Iranian Foreign Minister Manouchehr Mottaki is not known for rushing to visit Arab Gulf states on short notice.
His July 14 trip to Manama, the capital of Bahrain, was thus a rare moment in contemporary Iranian history. The occasion, formally to meet his counterpart Shaikh Khalid Bin Ahmad Al Khalifa, intended to appease the Bahraini ire over a grave diplomatic crisis.
Were Mottaki's assurances enough to end this latest predicament or is the revival of a dormant territorial claim a harbinger of more difficult times ahead?
On July 9, Hossein Shariatmadari, the influential editor of the daily Kayhan, penned an editorial reviving settled Iranian territorial claims to Bahrain. According to Shariatmadari, Bahrain's independence was recognised by the Shah of Iran in 1971 under questionable circumstances and should, therefore, be rectified.
In an even shoddier revelation, he recorded that Bahraini public opinion favoured a reunification of the Iranian "province" with the "native land", without informing his readers how he acquired such kernel.
In fact, Persian claims to Bahrain were noted from time to time, particularly after a ruler in Manama signed treaties or granted concessions to companies involved in oil exploration.
British occupying forces lodged various protests through their ubiquitous "political residents" until the mid-1950s when more concrete steps were adopted.
It may be worth reminding those who prefer to forget historical developments that Bahrain's identity was formally recognised by the League of Arab States on December 11, 1954 and reaffirmed in 1957, following reports that Iran was contemplating an annexation.
Moreover, when Tehran declared that Bahrain was Iran's 14th Province in 1958 and that, as such, was entitled to two seats in its Majlis, no Bahraini "parliamentarian" bothered to attend. Differences were sharpened after the 1968 British declaration to formally withdraw its occupation forces no later than 1971.
At the time, Mohammad Reza Shah, Iran's last reigning Pahlavi ruler agreed to a UN Commission, which was called upon to determine Bahrain's distinctiveness.
Tehran declared that it would abide by the Commission's decision.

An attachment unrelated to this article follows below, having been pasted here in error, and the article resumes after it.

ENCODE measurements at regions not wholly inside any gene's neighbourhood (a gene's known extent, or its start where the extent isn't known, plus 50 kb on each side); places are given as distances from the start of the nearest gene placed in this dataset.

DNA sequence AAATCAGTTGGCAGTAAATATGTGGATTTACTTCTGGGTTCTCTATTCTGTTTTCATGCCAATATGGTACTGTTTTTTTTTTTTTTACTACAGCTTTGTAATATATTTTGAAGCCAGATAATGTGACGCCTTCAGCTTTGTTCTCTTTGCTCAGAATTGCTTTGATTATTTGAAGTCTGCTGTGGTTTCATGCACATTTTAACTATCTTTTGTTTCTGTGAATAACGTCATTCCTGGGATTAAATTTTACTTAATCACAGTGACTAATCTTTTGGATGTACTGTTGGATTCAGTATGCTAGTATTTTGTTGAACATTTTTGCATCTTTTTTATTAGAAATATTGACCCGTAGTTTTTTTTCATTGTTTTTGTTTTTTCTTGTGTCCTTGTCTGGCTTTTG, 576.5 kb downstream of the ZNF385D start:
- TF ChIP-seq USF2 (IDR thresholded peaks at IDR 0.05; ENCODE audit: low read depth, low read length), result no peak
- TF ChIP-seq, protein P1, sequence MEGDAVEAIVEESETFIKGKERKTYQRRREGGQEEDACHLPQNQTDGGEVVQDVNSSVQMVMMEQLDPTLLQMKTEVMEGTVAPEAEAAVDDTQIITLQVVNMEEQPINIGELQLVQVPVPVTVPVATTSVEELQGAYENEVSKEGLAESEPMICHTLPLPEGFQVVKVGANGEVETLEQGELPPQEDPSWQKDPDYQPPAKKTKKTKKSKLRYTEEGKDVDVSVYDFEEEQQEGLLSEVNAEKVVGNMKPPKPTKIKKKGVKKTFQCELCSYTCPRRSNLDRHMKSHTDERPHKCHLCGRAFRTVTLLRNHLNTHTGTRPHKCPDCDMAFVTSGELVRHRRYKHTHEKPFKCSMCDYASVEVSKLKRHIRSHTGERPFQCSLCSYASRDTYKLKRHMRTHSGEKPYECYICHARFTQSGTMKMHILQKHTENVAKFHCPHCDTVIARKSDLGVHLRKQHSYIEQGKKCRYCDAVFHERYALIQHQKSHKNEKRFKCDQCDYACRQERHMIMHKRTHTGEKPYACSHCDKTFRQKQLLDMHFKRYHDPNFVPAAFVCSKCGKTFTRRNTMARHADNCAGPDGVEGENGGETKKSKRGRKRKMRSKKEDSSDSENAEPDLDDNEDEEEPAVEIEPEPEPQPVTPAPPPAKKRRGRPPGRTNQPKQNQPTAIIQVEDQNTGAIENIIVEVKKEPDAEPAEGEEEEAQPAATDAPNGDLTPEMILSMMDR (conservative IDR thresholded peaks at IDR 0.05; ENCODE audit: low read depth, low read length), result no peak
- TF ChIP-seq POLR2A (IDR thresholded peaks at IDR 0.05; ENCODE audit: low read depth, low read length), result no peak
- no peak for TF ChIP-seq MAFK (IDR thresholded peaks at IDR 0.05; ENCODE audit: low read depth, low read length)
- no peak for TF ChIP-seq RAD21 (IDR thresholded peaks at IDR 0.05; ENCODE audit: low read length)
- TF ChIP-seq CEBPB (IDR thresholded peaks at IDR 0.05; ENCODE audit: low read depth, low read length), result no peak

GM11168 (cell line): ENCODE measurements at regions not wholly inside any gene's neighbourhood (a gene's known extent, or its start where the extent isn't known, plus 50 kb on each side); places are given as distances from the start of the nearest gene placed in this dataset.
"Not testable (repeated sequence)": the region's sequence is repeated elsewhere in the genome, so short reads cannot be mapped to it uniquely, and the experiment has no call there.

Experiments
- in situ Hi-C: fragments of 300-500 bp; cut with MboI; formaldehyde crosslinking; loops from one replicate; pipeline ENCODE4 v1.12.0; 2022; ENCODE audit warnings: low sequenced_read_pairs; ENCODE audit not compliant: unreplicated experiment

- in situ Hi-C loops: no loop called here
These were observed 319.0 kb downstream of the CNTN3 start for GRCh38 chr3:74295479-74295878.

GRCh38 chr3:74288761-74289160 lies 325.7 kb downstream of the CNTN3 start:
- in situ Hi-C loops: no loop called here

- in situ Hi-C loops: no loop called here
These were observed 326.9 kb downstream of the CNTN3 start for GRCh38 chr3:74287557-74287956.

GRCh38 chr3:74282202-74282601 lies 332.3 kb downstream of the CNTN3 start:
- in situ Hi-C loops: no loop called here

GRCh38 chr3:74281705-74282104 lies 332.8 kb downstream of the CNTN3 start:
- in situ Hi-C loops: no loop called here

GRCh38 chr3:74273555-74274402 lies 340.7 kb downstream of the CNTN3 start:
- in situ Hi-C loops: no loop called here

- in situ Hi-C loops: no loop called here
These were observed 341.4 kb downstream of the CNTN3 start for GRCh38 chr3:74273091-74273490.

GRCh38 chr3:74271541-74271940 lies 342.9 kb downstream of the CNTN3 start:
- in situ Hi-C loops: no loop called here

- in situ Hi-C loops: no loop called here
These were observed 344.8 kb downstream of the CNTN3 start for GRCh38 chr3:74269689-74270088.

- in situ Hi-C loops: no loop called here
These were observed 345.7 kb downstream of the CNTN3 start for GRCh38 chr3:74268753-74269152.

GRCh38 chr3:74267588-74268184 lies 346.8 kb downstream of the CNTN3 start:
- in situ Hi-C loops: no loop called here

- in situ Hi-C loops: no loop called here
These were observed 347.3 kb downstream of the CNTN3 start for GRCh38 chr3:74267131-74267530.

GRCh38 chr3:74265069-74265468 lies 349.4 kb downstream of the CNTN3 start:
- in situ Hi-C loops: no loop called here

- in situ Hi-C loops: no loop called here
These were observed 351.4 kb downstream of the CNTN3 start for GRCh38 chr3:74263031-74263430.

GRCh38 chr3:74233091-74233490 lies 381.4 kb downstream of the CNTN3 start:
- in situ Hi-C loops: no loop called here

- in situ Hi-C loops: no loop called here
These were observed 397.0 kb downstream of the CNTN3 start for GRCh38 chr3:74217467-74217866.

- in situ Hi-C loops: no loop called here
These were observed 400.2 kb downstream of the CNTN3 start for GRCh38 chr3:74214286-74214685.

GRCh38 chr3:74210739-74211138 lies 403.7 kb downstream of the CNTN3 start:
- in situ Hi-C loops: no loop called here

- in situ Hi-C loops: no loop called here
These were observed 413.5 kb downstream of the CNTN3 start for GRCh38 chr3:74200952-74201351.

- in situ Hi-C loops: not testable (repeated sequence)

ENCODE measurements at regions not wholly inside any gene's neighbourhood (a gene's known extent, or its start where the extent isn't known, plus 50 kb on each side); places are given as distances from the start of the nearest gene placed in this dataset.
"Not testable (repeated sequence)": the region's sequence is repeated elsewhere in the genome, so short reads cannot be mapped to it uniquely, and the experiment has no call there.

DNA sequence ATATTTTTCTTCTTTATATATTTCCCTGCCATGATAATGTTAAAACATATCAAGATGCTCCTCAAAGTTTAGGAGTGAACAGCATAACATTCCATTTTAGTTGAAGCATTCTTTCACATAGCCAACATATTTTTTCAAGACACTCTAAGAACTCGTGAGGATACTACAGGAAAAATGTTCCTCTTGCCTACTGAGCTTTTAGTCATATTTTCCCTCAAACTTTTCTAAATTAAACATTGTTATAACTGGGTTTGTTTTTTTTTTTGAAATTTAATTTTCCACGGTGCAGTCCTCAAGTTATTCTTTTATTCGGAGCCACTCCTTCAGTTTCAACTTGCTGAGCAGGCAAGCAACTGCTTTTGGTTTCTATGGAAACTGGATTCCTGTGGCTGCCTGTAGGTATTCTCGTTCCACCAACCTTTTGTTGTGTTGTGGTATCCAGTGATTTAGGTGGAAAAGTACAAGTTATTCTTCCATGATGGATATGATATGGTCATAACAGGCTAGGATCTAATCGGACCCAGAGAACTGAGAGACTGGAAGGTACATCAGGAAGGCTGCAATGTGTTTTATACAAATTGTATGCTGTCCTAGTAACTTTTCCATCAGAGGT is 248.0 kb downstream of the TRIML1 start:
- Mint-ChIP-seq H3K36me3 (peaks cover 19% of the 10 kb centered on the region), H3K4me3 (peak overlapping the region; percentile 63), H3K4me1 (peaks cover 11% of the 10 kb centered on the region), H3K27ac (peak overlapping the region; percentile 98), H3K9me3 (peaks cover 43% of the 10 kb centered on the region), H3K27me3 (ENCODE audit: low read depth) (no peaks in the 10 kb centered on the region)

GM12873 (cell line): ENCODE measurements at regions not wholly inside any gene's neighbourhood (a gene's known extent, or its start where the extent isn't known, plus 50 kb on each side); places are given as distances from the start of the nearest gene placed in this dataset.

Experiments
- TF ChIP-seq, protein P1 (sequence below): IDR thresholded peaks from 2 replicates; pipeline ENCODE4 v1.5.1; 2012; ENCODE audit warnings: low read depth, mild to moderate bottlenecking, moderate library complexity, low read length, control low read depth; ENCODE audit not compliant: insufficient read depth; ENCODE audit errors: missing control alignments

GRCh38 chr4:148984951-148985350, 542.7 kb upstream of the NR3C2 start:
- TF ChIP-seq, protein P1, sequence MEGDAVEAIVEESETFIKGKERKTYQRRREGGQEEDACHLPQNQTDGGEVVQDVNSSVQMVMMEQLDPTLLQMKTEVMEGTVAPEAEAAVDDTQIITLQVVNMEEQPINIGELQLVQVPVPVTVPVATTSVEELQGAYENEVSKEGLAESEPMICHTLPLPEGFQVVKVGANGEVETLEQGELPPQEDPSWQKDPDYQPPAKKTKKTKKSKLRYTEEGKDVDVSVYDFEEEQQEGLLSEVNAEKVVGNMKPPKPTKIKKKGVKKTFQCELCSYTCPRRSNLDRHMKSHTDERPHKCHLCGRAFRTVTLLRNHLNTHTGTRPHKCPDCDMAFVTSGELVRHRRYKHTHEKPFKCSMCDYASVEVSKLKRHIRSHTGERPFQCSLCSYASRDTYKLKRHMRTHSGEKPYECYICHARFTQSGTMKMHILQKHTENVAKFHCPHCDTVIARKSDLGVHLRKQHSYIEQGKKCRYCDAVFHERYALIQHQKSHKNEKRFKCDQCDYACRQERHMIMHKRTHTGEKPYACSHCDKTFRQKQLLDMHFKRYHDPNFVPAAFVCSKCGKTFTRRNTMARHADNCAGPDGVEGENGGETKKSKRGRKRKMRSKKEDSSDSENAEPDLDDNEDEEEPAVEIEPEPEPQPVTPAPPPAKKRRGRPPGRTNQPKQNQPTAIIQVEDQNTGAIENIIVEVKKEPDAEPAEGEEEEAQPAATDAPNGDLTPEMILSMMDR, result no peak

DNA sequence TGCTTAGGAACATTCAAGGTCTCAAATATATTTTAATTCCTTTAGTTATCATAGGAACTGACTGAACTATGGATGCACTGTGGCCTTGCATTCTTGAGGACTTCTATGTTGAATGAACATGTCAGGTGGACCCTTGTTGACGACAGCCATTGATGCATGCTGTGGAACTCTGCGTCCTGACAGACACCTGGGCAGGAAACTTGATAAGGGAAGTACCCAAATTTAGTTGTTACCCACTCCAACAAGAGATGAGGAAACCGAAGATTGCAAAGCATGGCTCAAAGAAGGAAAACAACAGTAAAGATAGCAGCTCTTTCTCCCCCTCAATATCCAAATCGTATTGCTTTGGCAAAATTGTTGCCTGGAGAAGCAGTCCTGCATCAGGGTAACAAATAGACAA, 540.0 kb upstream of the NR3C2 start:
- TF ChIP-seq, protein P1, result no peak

Vittorio Winspeace Guicciardi, the personal representative of the secretary-general reported on May 11, 1970 to the UN Security Council that "the overwhelming majority of the people of Bahrain whish[ed] to gain recognition of their identity in a fully independent and sovereign state, free to decide for itself its relations with other states."
This fact-finding report prompted the Shah to ask the Majlis, and senate, to ratify the UN endorsement. On May 14, 1970, that is within three days of the Security Council's adoption of a resolution - perhaps one of the fastest implementations in UN Security Council history - both the Majlis and Senate approved.
These legislative decisions indicated that Iran formally renounced its long-standing claims to Bahrain, and the late Shaikh Eissa Bin Salman Al Khalifah paid a "state visit" between December 19 and 24, 1970, to lay goodwill foundations that lasted all these years.
Shariatmadari is thus wrong to conclude that the Shah, who acted legally for Iran, recognised Bahrain's sovereignty under questionable circumstances because the government of Iran recognised the referendum.
That is why an embarrassed Mottaki wished to quickly smooth ties and stifle the appropriate tumult that surrounded the latest absurd claims.
Moreover, and herein lies a clear warning to all Gulf states. The episode illustrated how far Iran was willing to go in 2007 to flex its hegemonic muscle even if its real target may have been something other than Bahrain.
If in hindsight, the Shah did not press the Bahrain sovereignty issue because he wished to reinforce his overall position in the Gulf, Shariatmadari linked close Gulf Cooperation Council-Western ties as the source of his indignation.
Under the circumstances, and if Iran is embarked on a competition with the US for regional influence, rekindling a settled territorial question that resulted in a blunder, only earned the fury of Bahrainis and their Arab Gulf allies.
This was not just provocation that necessitated an apology, but a clear illustration of not very good neighbourly relations.
Although Shaikh Khalid played down the entire episode, calling it a "misunderstanding" fuelled by the media, and while Mottaki restated that "Iran ha[d] no expansionist ambitions and respect[ed] the independence and liberty of all Arab states," few were reassured.
Many remembered the aftermath of the 1979 Islamic Revolution, particularly after the failed 1981 coup attempt in Manama that may have been Iranian-inspired.
GCC Secretary-General Abdul Rahman Al Attiyah was thus correct when he concluded that the poor effort was an attempt to undermine Arab Gulf sovereignty, insisting that such "hostile claims ... aimed at fuelling sectarianism [and] chaos". It was an unusual mistake for otherwise well-honed Iranian diplomats.
Dr Joseph A. Kechichian is a commentator and author of several books on Gulf affairs.